Understanding the Pictures Folder

by Barry Dysert
(last updated December 9, 2013)

There are several "personal system" folders included in Windows that serve as convenient repositories for various types of media files. Some of these folders include Pictures, Music, and Videos. Depending on how you've customized your Start menu, links to these folders may appear on your Start menu. If you click the Pictures option on the Start menu, Windows opens an Explorer window to display the Pictures library. This library defaults to the following location on your system (replace <user> with the appropriate user name on the system):

C:\Users\<user>\Pictures

Note that Pictures is a library, which means you can add other directories to it while leaving the actual picture files in their current location. To do this, click the Pictures link on the Start menu and then click on the Locations link when the Explorer window comes up. (The Locations link is located at the top of the window, right under the words "Pictures Library.") Windows displays the Pictures Library Locations dialog box. (See Figure 1.)

Figure 1. Adding another location to the Pictures library.

You can then click the Add button to add another location to this library. (Windows libraries are covered under another tip.)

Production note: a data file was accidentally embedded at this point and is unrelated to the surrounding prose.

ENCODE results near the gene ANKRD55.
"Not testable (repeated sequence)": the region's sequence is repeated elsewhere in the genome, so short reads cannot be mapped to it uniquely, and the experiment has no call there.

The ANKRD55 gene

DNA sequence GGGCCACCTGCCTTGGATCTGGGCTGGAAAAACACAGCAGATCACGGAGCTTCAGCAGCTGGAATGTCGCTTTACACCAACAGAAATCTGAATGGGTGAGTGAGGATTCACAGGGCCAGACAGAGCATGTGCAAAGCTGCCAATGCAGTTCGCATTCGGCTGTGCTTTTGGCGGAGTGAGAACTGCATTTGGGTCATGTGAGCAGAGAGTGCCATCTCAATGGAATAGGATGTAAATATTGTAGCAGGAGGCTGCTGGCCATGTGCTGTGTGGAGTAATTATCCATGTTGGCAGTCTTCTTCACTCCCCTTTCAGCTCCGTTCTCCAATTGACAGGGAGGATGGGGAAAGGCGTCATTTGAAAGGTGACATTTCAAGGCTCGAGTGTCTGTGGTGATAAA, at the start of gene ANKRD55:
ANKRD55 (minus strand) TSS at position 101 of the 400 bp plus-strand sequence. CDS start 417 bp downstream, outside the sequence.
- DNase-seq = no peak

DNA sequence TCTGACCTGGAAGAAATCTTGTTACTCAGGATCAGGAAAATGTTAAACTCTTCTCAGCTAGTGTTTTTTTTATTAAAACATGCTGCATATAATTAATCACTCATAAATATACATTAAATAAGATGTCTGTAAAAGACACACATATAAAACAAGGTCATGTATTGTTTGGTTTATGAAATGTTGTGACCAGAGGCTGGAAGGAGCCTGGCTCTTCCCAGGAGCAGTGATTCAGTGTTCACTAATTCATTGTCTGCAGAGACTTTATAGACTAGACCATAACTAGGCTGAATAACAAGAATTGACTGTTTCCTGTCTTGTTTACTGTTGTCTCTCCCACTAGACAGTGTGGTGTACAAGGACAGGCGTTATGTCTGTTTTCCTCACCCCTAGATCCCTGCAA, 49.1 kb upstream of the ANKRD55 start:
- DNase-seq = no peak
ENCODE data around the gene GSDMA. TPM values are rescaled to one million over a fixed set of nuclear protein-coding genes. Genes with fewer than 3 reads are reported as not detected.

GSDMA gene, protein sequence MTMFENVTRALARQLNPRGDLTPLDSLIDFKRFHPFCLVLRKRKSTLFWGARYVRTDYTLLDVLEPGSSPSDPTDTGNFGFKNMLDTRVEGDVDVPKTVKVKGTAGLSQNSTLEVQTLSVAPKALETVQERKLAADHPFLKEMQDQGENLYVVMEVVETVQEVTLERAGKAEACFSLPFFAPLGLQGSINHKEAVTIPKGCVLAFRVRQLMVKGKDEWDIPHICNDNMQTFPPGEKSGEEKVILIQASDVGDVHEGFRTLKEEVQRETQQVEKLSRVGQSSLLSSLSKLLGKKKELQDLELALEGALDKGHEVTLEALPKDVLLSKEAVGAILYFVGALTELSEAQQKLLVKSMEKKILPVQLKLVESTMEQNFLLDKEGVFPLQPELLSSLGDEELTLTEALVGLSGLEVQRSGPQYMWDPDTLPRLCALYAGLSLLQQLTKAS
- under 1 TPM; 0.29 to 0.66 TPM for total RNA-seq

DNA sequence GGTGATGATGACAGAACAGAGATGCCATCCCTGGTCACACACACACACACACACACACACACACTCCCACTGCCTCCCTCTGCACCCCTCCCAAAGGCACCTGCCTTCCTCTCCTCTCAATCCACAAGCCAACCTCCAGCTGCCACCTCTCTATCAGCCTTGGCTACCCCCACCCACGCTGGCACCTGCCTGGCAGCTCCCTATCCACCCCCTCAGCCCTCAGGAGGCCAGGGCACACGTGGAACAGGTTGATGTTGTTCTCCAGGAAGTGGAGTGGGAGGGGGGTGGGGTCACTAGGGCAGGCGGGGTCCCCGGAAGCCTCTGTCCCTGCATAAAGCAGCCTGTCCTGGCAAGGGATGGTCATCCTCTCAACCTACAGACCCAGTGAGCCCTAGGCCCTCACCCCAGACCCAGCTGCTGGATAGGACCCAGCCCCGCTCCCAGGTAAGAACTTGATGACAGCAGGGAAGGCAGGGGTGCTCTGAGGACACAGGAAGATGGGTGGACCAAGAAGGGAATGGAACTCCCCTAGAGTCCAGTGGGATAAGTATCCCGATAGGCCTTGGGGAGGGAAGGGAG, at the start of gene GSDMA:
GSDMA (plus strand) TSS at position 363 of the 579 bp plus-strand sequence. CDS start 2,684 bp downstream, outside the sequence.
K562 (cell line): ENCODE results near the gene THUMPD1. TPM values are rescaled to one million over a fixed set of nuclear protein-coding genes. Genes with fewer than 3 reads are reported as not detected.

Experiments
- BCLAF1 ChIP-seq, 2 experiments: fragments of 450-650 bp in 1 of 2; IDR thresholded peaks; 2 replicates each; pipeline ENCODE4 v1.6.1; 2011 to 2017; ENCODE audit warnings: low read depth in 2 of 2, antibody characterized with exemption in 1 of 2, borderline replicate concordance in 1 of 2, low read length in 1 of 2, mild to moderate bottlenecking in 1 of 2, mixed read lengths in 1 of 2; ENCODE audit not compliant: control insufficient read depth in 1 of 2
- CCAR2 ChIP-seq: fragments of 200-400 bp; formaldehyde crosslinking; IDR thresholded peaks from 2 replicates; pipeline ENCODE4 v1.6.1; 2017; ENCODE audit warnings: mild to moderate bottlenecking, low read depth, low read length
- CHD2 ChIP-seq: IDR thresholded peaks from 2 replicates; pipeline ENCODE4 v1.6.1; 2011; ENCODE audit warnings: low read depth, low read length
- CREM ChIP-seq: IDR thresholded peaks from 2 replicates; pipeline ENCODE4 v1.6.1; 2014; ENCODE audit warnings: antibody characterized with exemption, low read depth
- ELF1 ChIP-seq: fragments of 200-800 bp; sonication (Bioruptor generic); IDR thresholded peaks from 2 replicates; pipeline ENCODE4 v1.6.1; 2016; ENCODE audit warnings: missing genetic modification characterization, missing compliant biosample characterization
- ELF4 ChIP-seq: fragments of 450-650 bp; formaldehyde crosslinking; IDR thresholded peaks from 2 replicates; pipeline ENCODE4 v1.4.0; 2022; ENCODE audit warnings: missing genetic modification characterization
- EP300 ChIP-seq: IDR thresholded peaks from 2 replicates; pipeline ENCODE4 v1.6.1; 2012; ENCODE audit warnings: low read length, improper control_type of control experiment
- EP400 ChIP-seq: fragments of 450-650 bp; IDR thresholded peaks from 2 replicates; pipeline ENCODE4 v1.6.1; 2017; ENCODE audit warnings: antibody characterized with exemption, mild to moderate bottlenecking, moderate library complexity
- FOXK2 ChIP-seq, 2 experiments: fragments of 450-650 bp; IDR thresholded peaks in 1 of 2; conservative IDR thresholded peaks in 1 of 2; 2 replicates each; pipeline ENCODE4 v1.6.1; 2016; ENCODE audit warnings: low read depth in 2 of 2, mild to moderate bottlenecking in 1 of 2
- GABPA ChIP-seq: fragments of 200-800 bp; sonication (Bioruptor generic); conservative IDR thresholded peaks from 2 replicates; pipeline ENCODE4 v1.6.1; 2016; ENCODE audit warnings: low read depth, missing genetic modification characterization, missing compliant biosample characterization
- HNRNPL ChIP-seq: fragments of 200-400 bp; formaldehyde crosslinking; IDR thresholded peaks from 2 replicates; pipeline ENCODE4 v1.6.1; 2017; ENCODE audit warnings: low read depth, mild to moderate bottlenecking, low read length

Another nice feature is since Pictures is a library, its Search and Arrange features are designed to work on its content's metadata. For example, if you go to the Pictures library and click the Arrange By drop-down list, Windows presents you with choices that are appropriate to working with pictures. (See Figure 2.)

Figure 2. Arranging the Picture library's contents by metadata.

Likewise, if you want to search in the library, click the Windows Search box and Windows presents you with searching options that are tailored for picture files. (See Figure 3.)

Figure 3. Searching the Picture library's contents by metadata.

Here you see that you can search by when a picture was taken, what tags it may have, or what type of picture it is.

 This tip (12830) applies to Windows 7.

Author Bio

Barry Dysert

Barry has been a computer professional for over 30 years, working in different positions such as technical team leader, project manager, and software developer.  He is currently a senior software engineer with an emphasis on developing custom applications under Microsoft Windows. ...

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